Harlequin Mills & Boon, £2.99, ISBN 978-0-263-86422-9
Contemporary Romance, 2008
One-Night Love-Child, huh? How does one become a love child for only a night? Does that mean that the careless parents get married the day after the child is conceived? In this story, it definitely takes five years, give and take a few months, before the love child in question even meets his father, so I have no idea what that title is actually about.
I also have no idea how this book ended up as part of the Modern line because – look, ma! – there is not one millionaire asshole in sight. I’m pretty sure an asshole of either Greek or Spanish origin is compulsory for that line, along with a virginal farmgirl who will become pregnant a few chapters into the story.
This one is about Flynn Murray and Sara McMaster who had a thing five years ago before they went their separate ways. Because he was too busy since then trying to the the poster boy of emos everywhere, it took five years for Sara’s letter to catch up with him. By that time, he has settled down to become the Earl of Dunmorey, doing responsible things on behalf of all mankind by breeding horses and pouting about his past. I wonder whether he has a Livejournal account that he uses to write awful poetry set to Dashboard Confessional songs. Oh, I bet he has. At any rate, after learning that he has knocked up Sara five years ago, he quickly rushes from Ireland to Montana in order to catch up on lost time. On Valentine’s Day, too.
If you are expecting flowers and wine, however, prepare to be disappointed. One thing that disturbs me about this story is how Flynn spent much more money on his horses than on wooing the woman he supposedly loves back to him. He’s an earl, after all. What’s wrong with a few diamond rings and sixty or seventy shopping sprees all over Europe, eh? But you know romance heroines, I’m sure. They are a hardy breed that don’t need to be pampered and coddled.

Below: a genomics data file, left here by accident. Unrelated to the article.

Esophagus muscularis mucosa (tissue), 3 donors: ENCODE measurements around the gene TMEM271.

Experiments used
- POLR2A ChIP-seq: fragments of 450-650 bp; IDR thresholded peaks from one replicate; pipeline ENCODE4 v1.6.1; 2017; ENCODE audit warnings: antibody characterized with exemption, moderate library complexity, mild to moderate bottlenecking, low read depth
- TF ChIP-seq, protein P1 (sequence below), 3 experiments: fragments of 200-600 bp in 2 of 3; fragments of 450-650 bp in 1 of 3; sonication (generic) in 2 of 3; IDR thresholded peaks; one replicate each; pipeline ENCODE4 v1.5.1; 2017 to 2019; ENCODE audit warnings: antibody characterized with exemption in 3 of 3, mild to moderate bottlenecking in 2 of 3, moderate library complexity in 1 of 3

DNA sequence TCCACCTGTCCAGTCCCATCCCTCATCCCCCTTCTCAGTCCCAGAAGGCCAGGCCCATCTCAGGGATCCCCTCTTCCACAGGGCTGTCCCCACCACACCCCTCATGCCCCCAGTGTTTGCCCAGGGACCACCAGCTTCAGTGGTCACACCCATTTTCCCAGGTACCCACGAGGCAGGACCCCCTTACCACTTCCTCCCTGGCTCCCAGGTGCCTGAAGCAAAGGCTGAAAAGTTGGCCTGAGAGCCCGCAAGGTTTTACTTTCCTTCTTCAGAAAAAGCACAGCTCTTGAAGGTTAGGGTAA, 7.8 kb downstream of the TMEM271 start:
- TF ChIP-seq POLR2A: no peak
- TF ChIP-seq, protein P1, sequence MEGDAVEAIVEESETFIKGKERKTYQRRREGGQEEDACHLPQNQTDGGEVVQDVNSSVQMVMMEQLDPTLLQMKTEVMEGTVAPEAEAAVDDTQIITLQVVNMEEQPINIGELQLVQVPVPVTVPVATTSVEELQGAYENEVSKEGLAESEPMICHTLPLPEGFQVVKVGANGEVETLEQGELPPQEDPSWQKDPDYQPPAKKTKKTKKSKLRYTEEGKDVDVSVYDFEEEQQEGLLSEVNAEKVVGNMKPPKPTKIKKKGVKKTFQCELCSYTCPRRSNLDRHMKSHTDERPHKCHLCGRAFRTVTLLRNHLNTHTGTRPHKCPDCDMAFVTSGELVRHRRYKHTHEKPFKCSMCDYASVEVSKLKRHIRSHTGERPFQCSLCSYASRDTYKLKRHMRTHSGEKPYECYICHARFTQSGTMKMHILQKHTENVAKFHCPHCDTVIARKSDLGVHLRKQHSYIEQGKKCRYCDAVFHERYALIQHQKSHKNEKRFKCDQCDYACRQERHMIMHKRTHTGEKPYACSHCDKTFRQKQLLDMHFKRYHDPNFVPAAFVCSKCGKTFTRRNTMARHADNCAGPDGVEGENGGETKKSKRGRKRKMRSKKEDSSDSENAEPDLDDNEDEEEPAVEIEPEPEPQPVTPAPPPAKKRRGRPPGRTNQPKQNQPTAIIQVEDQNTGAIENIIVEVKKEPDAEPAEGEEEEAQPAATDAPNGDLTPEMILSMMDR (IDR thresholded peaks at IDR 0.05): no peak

Therefore, the story is pretty much Sara going, augh, augh, this can’t be, they are too different, and she is certain that the kid doesn’t want to see Flynn. The kid of course bonds with Flynn so Sara now changes her song. They are too different! She will never fit in! Then Flynn takes her and their boy Will to Ireland and she’s like, ooh, Ireland is so beautiful. Oh, I bet. The castle belonging to that guy doesn’t hurt either, I’m sure. But of course Sara is too virtuous to care for money, so she’ll have to find another excuse to prolong everyone’s pain.
In defiance of farmgirls and magiritsa millionaires everywhere, One-Night Love-Child has hero who is, dare I say it, nice. In fact, Flynn is a sympathetic guy who does his angst pretty well in the sense that he doesn’t let his self-pity hold him back from doing the right thing with Sara and William. Sara is on the prickly side but I can see where she is coming from. If I’m in her shoes and Flynn shows up without even a diamond the size of an ostrich egg to make up for the last five years, I’d want him to squirm too. But the author overplays Sara’s playing too hard to get and by the midpoint of the story, I’m wishing that Sara will at least vary the pattern of her whining. Flynn brings along the heavily postmarked letter as evidence that he only recently received her letter, so it’s not as if she can say that he has been living it up in the last five years. Shouldn’t the fact that he came immediately upon realizing that he’s a father count for something? Sara’s behavior doesn’t become truly grating to me, but I do feel that she unreasonably holds out against Flynn for too long here.
Besides, I’m rather insulted that she doesn’t even try to get that guy to spend some of those bazillion dollars he has on her pleasure. Someone should have told her, “Come on, lady, you’ve been a single mother for five years. You deserve some pampering too, no? Stop acting like a holy cow too good for material wealth!”
What I really like about One-Night Love-Child is how the characters have valid reasons to feel and behave the way they do. I don’t necessarily agree with all of Sara’s actions here, for example, but Ms McAllister allows me into Sara’s head enough to let me understand why she feels the way she does. Flynn is really a nice hero, especially with how he tries so hard to clear the air instead of resorting to He-Man style “You are my woman! Shut up and come with me, now, woman!” steamroller techniques to get Sara to go along with him like most heroes of this line will do. Oh, and the kid is cute without being too precocious or annoying. This one, therefore, has some serious issues but it is still a pretty well-written and enjoyable tale.